The power of the first episode

I watched the first episode in the first season, after the last episode of the 2nd series, realising I had bailed on the episode only after a few minutes. That’s how much of a chance I was willing to give the already popular show.

A mere 2 minutes and 50 seconds to judge the episode. Still, the television series kept waving it’s index finger to invite me in. “You’ll love me, I promise.”

Oh, you have no idea how much I would love you.

The unreliable first episode

I have read several books bought on my Saturday afternoon exploration of first pages. As soon as I find a somewhat intriguing cover or title, I have to open up the book to read the first, and sometimes the second page. As with television series, I know the first episode can suck because it is a pilot, therefore it is wise to watch the second to be sure that the decision, lurking since the start of my read, is rightfully validated.

Also, I have read pages three and onwards, giving up on the book by page ten, disappointed that I bought the book in the first place. There will be more on this on a later date, including introducing a character who is revolting or adding vividly described sex scene which seemed to be merely for the authors’ pleasure.

The demise of the page one rule

Yes, there is something to be said for being in the right state of mind when watching a show or reading a book. Several times my interest has been peaked and I chose to keep it in the to watch list. I have never felt like such a fool as I did when I continued watching The Umbrella Company. My pride was a bit hurt but it never felt so good to be wrong.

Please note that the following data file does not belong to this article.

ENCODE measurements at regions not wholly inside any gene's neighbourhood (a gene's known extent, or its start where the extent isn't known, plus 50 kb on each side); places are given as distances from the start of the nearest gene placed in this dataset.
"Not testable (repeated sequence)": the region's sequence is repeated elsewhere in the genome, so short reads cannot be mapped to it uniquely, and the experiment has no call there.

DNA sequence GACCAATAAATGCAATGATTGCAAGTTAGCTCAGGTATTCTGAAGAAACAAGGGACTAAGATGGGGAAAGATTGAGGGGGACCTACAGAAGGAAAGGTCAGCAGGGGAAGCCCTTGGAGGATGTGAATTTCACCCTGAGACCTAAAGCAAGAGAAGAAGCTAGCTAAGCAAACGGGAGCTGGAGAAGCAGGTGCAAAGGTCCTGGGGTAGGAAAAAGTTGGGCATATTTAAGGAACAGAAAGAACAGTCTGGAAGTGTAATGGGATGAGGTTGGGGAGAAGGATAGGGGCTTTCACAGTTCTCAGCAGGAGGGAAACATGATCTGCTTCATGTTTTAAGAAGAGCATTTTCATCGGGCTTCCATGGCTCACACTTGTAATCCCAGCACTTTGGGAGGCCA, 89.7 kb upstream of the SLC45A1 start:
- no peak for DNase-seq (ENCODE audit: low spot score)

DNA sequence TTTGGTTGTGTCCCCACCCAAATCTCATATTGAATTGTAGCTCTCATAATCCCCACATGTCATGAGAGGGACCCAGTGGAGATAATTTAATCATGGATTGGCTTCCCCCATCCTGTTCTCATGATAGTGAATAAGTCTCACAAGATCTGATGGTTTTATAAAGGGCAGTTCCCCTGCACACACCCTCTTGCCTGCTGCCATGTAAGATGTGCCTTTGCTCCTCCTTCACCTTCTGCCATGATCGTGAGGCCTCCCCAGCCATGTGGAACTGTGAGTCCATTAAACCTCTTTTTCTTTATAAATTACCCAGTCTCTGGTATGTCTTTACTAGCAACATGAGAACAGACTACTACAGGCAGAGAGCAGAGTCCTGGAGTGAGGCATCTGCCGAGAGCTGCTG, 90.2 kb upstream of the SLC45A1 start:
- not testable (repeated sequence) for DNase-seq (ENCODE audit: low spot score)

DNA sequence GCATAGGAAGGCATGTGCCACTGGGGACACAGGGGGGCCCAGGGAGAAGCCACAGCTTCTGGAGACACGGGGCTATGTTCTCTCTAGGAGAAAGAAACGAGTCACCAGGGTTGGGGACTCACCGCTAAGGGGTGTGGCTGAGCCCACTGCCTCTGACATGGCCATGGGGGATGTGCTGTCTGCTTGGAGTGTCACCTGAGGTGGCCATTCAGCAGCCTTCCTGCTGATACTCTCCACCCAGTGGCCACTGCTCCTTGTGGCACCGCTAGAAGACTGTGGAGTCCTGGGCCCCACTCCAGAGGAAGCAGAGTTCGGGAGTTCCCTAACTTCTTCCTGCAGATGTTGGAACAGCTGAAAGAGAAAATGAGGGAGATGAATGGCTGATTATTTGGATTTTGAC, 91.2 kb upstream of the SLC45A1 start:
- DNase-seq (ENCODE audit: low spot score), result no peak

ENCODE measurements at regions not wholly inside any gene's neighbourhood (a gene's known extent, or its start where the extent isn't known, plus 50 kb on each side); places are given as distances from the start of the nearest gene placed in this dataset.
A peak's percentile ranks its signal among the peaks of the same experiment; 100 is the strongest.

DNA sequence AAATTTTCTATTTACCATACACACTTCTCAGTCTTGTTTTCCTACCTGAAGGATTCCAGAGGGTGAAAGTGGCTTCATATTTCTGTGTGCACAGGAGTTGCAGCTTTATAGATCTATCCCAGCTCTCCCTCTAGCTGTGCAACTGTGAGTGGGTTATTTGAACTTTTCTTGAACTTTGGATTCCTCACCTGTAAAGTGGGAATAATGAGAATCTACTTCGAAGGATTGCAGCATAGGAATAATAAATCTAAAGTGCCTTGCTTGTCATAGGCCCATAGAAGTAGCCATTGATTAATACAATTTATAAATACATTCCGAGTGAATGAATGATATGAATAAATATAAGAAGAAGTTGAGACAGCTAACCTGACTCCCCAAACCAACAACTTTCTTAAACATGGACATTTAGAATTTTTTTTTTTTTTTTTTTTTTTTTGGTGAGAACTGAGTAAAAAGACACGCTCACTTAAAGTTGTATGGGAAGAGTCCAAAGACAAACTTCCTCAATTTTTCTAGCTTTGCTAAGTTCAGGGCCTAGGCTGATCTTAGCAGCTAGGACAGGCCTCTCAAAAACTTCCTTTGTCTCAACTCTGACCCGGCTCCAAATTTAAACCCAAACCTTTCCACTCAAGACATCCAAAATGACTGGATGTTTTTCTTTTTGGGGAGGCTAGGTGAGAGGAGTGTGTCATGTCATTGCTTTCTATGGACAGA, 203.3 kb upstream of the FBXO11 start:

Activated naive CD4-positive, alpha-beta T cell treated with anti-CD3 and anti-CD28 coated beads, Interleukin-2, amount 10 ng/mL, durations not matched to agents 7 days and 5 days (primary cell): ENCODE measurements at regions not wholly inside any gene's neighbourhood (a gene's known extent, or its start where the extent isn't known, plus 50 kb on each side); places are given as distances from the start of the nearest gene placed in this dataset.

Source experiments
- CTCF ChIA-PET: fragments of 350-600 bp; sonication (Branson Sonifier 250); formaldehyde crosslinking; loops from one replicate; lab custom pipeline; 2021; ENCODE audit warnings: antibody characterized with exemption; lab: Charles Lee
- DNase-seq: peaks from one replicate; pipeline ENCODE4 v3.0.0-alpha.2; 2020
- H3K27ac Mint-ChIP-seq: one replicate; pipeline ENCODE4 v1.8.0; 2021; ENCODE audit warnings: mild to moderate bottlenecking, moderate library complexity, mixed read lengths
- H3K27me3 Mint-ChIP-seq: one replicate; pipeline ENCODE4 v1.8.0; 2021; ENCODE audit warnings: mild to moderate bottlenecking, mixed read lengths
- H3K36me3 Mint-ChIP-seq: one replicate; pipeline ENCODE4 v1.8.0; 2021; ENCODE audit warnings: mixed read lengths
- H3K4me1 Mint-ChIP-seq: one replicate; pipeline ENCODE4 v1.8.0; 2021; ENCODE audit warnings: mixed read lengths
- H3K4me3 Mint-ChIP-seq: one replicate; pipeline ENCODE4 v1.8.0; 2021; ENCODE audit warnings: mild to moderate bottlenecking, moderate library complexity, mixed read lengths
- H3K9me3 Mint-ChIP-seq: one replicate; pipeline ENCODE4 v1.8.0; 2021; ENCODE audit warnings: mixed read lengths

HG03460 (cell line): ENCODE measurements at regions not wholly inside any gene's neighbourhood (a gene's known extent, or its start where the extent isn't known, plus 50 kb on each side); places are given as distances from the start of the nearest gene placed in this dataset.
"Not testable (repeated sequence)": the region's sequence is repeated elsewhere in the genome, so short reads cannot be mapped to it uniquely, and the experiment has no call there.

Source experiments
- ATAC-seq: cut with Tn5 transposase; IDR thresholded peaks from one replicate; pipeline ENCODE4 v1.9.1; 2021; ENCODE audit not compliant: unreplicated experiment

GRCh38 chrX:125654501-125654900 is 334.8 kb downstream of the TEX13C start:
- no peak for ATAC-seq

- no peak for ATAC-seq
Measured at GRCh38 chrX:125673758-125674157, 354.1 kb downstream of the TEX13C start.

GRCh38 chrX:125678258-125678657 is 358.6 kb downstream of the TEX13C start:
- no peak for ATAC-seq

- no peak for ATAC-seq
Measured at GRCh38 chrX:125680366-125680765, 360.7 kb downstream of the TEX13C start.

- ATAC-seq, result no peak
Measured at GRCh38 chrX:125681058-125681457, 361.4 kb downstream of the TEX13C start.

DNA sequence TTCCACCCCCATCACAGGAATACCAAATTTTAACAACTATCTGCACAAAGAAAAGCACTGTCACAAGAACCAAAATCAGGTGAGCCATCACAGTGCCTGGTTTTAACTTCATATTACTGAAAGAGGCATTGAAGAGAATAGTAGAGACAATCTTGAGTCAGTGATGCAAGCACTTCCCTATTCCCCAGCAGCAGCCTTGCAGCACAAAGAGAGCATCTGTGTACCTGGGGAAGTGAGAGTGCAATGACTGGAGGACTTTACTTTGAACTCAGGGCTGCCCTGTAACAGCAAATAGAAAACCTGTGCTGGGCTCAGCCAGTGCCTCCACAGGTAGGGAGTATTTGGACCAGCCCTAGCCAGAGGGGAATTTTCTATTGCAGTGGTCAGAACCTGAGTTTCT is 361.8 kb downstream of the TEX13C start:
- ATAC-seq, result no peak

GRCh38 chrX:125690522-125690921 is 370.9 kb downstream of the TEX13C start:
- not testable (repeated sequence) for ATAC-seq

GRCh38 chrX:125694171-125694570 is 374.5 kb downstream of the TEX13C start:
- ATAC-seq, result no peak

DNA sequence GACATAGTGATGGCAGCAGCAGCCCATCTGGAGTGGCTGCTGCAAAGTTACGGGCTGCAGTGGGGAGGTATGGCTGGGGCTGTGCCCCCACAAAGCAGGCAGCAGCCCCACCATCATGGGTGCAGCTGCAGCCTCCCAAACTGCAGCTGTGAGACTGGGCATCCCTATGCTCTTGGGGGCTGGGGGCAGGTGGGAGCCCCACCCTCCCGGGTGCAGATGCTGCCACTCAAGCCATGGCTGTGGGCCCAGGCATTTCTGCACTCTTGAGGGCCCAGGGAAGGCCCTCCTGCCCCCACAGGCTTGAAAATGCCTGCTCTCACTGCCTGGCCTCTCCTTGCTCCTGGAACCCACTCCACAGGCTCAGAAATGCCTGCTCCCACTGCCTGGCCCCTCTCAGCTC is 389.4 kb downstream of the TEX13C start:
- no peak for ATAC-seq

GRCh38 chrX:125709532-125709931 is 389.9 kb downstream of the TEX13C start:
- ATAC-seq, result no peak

This show has the trifecta I am looking for in the filmed media, be it films or television series.

  1. Complexity to the story
  2. Filmed with frames to accentuate the scene
  3. Music, both the score and added published artists.
Complexity of the story

I can rarely foresee what will happen next in the episode. It is a treat of complexity that keeps on giving in a natural flow. The weirdness is as ingenious as when they discovered peanutbutter and jam sandwiches. It just works.

Frames that accentuate the scene

The angles are shifting and keeping you on your toes so you embellish yourself in the scene only to be surprised when the episode is over and you just need one more.


Jeff Russo is the composer of the show who is a favourite of mine. It just made sense because he doesn’t add music to a film. He adds a supporting character to the story that makes the ones written in the manuscript shine.

BONUS! Creative Title Cards

For each and every episode there is a new ingenious title card, shaping the opening sequence into the logo of thee umbrella company. I am most thankful to Christopher Hudspeth of the BuzzFeed staff for creating a ranking as he aptly calls “All of “The Umbrella Academy” episode intros ranked from pretty creative to utterly brilliant.” I couldn’t agree more!

Watching this show was a humbling learning experience in who cares about the rules and trusting your gut feeling when you get a feeling that a book or a show might be for you.

I will most definitely watch the two seasons again in a few months. Yes, it is that kind of show.

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